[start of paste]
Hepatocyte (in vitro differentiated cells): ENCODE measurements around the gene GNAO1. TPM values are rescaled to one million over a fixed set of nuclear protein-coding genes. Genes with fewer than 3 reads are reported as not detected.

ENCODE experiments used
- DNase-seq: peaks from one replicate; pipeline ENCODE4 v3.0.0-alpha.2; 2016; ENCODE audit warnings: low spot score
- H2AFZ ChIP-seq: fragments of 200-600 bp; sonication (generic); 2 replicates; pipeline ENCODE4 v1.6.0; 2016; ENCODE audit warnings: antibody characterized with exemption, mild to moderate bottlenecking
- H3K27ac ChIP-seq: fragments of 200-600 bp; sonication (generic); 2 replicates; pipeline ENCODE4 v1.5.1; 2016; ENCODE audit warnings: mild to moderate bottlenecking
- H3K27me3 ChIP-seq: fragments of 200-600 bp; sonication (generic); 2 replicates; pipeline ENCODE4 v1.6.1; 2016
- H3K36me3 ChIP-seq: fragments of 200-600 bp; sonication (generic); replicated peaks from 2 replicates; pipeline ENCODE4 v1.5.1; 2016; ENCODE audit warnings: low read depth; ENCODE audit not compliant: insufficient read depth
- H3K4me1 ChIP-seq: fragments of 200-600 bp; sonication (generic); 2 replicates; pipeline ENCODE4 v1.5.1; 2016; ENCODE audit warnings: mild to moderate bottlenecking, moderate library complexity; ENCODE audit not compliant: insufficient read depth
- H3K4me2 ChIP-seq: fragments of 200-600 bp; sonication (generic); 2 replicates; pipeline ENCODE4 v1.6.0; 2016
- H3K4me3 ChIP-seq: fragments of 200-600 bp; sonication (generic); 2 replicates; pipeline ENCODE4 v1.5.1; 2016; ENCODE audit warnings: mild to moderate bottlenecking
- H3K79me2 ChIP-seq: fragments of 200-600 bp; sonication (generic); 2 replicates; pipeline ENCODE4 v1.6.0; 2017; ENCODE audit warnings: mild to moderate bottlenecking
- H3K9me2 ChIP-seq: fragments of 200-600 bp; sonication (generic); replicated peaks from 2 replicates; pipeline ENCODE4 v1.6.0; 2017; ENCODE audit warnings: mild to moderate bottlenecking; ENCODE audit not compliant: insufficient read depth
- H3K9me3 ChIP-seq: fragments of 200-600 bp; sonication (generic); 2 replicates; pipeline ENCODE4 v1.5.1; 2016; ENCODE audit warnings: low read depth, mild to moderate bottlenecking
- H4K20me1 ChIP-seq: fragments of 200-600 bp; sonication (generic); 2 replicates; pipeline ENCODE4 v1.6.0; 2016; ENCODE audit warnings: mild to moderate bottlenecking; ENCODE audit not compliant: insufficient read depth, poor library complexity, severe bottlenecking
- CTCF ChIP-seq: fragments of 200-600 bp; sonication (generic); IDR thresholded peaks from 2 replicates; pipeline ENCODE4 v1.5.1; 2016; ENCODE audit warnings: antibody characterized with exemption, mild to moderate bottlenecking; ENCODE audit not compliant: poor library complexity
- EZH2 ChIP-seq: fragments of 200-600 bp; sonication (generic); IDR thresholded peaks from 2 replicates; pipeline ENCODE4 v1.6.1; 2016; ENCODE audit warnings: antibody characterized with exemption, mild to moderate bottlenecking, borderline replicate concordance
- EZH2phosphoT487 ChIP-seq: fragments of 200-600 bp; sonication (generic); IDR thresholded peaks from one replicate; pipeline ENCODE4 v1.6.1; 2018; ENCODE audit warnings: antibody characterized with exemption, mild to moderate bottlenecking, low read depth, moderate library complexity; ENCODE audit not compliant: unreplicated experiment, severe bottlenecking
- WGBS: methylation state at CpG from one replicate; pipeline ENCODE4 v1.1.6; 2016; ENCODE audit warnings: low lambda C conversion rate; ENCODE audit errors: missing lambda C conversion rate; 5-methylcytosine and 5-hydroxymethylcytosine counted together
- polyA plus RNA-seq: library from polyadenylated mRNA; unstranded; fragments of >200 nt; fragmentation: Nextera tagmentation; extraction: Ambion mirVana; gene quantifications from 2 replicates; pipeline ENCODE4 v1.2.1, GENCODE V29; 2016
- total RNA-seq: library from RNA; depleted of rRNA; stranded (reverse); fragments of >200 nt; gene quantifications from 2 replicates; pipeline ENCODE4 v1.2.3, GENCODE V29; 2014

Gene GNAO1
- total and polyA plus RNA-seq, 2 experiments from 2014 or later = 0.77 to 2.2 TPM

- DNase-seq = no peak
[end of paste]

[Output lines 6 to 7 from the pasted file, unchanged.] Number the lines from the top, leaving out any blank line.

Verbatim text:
- H3K27me3 ChIP-seq: fragments of 200-600 bp; sonication (generic); 2 replicates; pipeline ENCODE4 v1.6.1; 2016
- H3K36me3 ChIP-seq: fragments of 200-600 bp; sonication (generic); replicated peaks from 2 replicates; pipeline ENCODE4 v1.5.1; 2016; ENCODE audit warnings: low read depth; ENCODE audit not compliant: insufficient read depth